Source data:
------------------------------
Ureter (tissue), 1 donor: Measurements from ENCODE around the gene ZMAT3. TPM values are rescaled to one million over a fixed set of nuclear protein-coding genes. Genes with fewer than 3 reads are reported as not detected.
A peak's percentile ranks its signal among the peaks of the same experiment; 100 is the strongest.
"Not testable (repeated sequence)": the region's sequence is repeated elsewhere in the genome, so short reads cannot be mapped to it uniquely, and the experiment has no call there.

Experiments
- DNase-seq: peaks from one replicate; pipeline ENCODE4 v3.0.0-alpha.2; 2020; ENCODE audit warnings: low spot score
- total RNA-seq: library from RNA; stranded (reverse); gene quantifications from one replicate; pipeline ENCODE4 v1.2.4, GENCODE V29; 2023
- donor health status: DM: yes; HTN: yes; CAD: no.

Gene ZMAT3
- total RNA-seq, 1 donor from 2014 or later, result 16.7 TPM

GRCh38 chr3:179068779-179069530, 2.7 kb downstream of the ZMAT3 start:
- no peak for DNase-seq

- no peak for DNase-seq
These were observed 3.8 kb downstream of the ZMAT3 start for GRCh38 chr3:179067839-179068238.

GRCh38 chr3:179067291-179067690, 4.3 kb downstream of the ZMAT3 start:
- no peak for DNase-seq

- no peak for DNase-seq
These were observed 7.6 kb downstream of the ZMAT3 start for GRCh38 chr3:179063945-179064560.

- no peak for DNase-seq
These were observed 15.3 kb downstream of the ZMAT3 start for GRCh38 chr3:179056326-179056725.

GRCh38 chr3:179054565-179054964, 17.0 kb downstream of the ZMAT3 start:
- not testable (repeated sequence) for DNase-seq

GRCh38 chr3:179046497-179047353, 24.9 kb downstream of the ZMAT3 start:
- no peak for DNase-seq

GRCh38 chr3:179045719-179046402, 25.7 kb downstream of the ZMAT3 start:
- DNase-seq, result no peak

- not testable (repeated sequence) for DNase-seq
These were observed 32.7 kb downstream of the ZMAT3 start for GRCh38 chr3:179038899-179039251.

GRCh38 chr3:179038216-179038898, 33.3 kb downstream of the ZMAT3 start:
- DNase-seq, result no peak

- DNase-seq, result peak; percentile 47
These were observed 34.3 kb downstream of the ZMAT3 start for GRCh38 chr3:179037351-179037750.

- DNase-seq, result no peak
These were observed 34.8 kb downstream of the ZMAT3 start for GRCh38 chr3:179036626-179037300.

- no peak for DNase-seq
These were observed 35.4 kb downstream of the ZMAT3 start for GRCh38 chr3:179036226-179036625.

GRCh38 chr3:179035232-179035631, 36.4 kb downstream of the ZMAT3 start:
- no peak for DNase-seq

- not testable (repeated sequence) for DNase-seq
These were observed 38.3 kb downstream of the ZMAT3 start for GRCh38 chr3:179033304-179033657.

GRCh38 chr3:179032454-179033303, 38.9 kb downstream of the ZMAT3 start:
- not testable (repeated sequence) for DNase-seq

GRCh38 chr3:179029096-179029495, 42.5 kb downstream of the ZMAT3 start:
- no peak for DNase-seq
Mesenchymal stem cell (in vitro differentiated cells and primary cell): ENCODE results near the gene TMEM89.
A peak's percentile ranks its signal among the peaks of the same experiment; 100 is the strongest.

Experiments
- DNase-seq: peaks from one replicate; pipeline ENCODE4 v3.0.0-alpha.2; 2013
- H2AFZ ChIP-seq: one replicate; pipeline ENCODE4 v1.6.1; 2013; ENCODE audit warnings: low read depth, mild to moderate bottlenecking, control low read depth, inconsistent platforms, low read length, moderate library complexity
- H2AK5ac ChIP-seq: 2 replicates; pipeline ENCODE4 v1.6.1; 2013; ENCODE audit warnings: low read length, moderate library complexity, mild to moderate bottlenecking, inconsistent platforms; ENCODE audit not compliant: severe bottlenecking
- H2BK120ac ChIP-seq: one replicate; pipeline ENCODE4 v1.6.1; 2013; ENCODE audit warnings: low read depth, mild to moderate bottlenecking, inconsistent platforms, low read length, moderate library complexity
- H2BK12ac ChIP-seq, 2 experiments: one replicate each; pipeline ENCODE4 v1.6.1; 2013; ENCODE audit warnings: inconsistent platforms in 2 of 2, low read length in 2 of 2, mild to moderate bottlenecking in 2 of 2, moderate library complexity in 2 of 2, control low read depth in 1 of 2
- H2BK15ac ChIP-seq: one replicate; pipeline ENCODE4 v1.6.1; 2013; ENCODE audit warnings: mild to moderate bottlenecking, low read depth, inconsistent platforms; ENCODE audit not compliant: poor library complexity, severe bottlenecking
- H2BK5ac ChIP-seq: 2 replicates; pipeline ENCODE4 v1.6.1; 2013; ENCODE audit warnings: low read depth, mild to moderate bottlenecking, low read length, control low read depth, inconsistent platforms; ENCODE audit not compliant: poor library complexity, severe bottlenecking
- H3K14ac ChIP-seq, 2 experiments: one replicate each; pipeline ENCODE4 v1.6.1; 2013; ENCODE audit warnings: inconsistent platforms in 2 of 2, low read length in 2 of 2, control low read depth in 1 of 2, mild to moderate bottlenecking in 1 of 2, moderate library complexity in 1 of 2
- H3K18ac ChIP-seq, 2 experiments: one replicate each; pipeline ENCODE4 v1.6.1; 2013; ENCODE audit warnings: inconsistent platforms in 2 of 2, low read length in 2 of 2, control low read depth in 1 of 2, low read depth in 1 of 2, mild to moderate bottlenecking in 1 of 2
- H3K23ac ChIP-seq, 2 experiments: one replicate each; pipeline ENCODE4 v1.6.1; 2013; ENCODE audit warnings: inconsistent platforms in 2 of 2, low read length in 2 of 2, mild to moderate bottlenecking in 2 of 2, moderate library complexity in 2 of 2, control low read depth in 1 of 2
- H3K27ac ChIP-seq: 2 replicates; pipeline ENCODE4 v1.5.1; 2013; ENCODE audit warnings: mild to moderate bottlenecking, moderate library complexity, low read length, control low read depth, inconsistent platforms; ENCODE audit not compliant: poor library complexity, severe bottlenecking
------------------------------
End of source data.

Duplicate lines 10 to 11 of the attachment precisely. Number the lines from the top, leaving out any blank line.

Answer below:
GRCh38 chr3:179068779-179069530, 2.7 kb downstream of the ZMAT3 start:
- no peak for DNase-seq